Them Days Is Gone Forever

By | Wednesday, August 11, 2021 Leave a Comment
A little while back, I was digging around for information on the old Everett True comic strip and stumbled across Barnacle Press where they're housing a huge number of old comic strips. Scanned at pretty decent resolution and cleaned up (a bit) for all the world to see. Obviously, it's all public domain stuff but there's famous works like Barney Google and Katzenjammer Kids to more obscure titles like Diana Dillpickles and Soosie the Shopper (which apparently only lasted a couple months). Lots of great comics to find and enjoy there, plus they seem to update it fairly regularly.

In looking through their archives, I came across this... The brainchild of Al Posen, Them Days Is Gone Forever ran from 1922 until 1925 (sort of). The strip sounds excessively complicated on first glance, but Posen did put some restraints on himself, in theory, to make things more productive. The melody running across the top of the strip was identical every day. So he wasn't creating new music all the time; in fact, the rhythm essentially forced the wording structure of the language in each panel. And the last panel always featured one or some of the characters singing "Them days is gone forever!" There weren't any recurring characters or ongoing plotlines, though, so Posen just had to come up with short vinettes in which people compare the past to the present. Usually mournfully.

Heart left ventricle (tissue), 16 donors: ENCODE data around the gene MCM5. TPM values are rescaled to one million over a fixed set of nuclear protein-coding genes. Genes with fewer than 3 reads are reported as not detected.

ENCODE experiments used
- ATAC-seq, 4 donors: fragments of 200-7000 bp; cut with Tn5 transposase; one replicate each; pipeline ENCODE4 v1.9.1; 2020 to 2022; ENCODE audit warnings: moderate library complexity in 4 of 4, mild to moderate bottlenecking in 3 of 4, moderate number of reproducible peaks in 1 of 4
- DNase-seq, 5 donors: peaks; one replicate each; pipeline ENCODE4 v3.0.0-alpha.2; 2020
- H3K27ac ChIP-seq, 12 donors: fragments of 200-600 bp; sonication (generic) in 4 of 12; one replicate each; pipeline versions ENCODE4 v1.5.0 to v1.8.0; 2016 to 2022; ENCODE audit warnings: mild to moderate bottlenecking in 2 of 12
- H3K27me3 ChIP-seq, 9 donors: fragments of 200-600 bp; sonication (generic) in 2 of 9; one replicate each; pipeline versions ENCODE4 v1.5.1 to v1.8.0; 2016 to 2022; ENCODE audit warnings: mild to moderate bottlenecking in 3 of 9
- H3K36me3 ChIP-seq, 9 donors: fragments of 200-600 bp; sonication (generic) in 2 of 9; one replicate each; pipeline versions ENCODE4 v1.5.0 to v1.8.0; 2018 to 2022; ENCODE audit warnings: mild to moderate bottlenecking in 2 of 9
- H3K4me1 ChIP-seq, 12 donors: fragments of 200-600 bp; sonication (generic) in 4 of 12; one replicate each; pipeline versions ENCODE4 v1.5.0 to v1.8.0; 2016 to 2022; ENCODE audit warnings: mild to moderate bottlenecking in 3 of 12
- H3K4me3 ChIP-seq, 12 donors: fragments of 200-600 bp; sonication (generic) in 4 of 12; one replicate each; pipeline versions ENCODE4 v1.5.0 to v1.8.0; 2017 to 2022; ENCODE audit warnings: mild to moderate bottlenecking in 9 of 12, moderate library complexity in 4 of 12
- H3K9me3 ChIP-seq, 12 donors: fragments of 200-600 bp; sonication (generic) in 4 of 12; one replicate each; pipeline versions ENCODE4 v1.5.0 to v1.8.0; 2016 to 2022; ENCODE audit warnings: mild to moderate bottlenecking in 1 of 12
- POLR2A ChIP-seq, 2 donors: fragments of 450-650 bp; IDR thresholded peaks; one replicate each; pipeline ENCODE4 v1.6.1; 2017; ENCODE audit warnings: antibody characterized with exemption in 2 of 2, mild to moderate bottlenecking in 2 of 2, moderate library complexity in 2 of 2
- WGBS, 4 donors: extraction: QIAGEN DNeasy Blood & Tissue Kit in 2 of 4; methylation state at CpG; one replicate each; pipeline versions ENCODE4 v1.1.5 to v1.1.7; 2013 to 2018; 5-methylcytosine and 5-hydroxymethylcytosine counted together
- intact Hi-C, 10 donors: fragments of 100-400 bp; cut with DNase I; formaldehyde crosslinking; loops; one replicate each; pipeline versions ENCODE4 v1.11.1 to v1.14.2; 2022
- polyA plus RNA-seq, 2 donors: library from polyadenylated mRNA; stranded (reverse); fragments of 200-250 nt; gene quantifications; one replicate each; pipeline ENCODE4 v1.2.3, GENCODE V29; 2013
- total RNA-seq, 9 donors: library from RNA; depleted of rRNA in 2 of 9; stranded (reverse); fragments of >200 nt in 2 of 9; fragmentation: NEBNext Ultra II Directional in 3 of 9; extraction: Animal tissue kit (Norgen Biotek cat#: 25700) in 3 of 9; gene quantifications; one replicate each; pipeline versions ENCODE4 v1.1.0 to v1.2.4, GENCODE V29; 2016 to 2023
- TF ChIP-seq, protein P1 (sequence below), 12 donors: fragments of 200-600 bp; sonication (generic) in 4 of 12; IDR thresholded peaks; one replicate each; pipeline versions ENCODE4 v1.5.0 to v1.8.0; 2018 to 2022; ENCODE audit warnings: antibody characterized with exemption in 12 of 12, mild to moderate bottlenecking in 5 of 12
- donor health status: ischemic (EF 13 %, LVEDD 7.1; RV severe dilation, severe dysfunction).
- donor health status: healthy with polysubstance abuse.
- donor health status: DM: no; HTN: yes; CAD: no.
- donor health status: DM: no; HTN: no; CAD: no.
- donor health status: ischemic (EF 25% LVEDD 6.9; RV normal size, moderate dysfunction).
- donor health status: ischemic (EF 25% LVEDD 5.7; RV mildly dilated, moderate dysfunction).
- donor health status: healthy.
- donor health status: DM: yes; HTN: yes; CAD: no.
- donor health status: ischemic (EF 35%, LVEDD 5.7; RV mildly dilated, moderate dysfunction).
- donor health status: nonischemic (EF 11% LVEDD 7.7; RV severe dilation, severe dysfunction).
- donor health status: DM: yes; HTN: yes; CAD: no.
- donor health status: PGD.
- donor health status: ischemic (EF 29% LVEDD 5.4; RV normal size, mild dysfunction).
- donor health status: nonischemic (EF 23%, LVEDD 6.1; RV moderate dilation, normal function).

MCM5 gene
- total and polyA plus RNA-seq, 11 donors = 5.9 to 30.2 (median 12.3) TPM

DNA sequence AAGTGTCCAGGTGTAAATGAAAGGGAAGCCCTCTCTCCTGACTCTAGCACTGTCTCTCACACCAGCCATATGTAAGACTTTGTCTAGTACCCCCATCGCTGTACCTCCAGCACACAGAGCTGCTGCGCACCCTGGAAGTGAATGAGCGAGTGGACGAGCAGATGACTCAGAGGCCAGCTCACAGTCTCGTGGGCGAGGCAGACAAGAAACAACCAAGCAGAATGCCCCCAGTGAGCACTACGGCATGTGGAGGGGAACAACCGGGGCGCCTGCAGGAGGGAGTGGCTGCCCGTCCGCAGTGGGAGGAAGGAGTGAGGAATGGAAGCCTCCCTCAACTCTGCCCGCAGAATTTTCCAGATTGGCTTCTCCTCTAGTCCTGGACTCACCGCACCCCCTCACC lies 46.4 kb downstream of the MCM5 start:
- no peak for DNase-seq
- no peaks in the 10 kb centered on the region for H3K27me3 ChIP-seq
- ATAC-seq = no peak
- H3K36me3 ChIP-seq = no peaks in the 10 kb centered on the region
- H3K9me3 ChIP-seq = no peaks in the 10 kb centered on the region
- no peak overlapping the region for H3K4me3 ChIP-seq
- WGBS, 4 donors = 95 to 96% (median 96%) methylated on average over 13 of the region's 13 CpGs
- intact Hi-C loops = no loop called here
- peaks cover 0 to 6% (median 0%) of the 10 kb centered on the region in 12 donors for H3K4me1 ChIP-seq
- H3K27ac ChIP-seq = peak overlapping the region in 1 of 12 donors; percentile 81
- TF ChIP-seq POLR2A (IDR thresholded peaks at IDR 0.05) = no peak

He changed the strip in April 1924 to The Jingle Belles to change things up a bit, but that didn't go over very well and he changed it back six months later. That didn't go over so well either, and it was axed completely in early 1925. Although United Feature Syndicate continued to sell it as reprints for several more years.
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